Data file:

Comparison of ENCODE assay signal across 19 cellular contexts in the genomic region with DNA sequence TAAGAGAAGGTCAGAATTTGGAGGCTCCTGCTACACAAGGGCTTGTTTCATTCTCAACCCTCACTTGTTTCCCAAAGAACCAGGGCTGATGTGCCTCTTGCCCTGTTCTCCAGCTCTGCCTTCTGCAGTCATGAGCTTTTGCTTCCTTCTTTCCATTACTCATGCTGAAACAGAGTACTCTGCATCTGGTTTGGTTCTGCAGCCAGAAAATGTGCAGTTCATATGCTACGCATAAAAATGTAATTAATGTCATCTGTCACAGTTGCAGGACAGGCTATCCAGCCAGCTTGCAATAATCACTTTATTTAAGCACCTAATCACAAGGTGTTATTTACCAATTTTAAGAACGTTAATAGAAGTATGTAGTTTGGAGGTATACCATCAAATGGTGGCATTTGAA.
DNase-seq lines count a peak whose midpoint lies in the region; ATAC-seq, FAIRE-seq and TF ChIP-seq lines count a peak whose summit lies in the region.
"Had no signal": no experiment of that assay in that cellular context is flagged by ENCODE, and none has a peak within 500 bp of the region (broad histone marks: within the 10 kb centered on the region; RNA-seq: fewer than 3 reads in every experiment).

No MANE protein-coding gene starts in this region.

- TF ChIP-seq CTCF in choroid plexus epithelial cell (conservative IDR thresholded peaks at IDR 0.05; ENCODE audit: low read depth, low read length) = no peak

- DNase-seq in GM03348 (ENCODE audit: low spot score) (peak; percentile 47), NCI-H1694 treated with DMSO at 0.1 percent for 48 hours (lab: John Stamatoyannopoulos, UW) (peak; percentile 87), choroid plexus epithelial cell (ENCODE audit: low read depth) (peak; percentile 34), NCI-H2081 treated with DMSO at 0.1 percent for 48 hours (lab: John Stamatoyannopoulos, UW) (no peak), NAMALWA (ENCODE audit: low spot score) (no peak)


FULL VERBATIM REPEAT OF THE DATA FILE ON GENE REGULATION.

Comparison of ENCODE assay signal across 19 cellular contexts in the genomic region with DNA sequence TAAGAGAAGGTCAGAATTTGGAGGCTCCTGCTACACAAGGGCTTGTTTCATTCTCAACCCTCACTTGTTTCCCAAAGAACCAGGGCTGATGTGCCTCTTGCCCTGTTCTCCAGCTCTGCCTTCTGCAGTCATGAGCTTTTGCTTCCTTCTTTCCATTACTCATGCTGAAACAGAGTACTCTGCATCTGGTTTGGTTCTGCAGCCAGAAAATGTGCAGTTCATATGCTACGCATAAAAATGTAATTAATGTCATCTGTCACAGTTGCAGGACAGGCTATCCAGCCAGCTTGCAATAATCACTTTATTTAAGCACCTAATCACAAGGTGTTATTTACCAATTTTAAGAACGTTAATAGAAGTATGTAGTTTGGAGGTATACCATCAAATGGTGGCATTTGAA.
DNase-seq lines count a peak whose midpoint lies in the region; ATAC-seq, FAIRE-seq and TF ChIP-seq lines count a peak whose summit lies in the region.
"Had no signal": no experiment of that assay in that cellular context is flagged by ENCODE, and none has a peak within 500 bp of the region (broad histone marks: within the 10 kb centered on the region; RNA-seq: fewer than 3 reads in every experiment).

No MANE protein-coding gene starts in this region.

- TF ChIP-seq CTCF in choroid plexus epithelial cell (conservative IDR thresholded peaks at IDR 0.05; ENCODE audit: low read depth, low read length) = no peak

- DNase-seq in GM03348 (ENCODE audit: low spot score) (peak; percentile 47), NCI-H1694 treated with DMSO at 0.1 percent for 48 hours (lab: John Stamatoyannopoulos, UW) (peak; percentile 87), choroid plexus epithelial cell (ENCODE audit: low read depth) (peak; percentile 34), NCI-H2081 treated with DMSO at 0.1 percent for 48 hours (lab: John Stamatoyannopoulos, UW) (no peak), NAMALWA (ENCODE audit: low spot score) (no peak)